Let's call 1998's original Rush Hour the terminus of Jackie Chan's career. Sure, he's still making movies, but for those of us who've watched Chan since his Snake in the Eagle's Shadow and Drunken Master days—otherwise known as 1978—the once-amazing action star has since morphed into little more than a goofy sidekick for American comedians.
Okay, to be perfectly honest, I wasn't even born in '78. But still. It was in junior high that I started realizing how awesome Chan was, and it was with films like those, not to mention Drunken Master II (1994), Rumble in the Bronx (1995), and the Police Story flicks. Funny, smart, blisteringly fast, and fearless, Chan was unlike any other action hero.
But Chan never snagged the starring roles here in America; a megastar in the East and a cult favorite in the West, it wasn't until Rush Hour, where Chan was the straight man to Chris Tucker's squealing, that he found blockbuster success—which he then quickly replicated (with Owen Wilson) in Shanghai Noon (2000), Rush Hour 2 (2001), and Shanghai Knights (2003). (Let us never speak of 2002's The Tuxedo, in which Chan teamed up with Jennifer Love Hewitt in a flick about a "gadget-laden tuxedo.") While Chan still makes some Hong Kong movies (some of them aren't half bad), his overall image continues to be that of the clueless foreigner who follows around Owen Wilson and Chris Tucker.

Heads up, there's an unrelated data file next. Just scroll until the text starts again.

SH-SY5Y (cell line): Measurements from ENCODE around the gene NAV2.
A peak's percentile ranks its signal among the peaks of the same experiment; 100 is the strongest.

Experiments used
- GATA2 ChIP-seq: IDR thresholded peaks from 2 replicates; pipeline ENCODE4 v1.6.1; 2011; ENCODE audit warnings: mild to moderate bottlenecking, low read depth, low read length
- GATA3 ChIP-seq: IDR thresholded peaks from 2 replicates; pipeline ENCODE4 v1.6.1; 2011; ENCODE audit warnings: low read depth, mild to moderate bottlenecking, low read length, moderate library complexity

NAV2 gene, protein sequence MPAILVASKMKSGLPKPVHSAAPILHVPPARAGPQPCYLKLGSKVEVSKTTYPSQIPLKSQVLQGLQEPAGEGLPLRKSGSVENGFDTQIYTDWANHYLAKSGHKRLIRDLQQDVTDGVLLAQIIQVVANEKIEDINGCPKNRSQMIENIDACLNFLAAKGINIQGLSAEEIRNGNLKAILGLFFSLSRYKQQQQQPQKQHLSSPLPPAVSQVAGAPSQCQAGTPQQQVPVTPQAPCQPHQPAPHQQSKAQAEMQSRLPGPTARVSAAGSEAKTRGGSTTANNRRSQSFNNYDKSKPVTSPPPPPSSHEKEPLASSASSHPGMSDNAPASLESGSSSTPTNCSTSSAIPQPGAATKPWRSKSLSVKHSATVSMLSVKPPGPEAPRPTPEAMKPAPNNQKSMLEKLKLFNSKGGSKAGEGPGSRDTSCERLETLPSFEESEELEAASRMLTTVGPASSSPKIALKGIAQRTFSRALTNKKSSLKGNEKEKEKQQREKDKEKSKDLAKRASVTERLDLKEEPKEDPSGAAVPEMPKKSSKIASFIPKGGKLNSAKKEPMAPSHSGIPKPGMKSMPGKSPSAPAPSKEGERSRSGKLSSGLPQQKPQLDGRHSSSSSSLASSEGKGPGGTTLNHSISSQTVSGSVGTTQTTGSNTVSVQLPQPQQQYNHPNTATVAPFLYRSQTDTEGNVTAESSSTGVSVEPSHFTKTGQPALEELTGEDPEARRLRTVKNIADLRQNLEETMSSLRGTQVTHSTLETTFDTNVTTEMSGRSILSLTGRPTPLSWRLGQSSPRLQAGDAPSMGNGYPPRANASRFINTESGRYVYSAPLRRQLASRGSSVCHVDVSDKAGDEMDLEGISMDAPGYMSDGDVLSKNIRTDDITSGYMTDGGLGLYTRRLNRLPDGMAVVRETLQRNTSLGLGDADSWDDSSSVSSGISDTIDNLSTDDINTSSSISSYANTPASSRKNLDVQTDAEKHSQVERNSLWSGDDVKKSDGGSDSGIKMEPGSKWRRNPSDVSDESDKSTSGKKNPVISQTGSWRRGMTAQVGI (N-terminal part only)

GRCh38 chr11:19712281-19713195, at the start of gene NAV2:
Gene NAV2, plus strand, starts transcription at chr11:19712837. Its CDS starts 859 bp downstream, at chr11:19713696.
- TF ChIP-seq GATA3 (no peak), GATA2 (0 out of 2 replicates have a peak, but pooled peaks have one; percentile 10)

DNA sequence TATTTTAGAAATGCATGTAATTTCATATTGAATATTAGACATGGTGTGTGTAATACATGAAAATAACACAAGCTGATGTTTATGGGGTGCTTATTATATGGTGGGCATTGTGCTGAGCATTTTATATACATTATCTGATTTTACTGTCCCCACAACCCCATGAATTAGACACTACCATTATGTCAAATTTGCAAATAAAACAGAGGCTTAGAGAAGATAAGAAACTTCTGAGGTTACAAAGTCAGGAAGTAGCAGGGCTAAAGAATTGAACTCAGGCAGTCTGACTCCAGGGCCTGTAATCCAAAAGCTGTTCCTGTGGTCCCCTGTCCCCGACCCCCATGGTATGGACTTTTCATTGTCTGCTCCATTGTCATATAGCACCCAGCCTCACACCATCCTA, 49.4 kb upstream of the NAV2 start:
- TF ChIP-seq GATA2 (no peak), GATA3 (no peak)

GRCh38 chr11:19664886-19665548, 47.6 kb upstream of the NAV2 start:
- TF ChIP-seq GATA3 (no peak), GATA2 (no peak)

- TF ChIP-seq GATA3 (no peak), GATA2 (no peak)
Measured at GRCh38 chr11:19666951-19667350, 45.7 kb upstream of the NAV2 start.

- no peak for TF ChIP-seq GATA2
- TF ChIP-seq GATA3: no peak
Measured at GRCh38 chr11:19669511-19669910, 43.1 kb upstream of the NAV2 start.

When Chan appeared on the Late Show last week, Letterman asked him if he enjoyed making the Rush Hour movies. With disarming candor, Chan responded. "Not really," he said in his accented English. "Because until now, I tried to get in [the] American market. I tried to learn everything American. I tried to learn from Chris Tucker. I just cannot bring [the box office dollars] in... On the set, I just follow whatever they tell me to do. They tell me fight, I fight. They tell me speak dialogue, [I] speak dialogue. And when I speak the dialogue, everyone [is] laughing, and I don't know what's going on. And then, I don't know why audience[s] like it."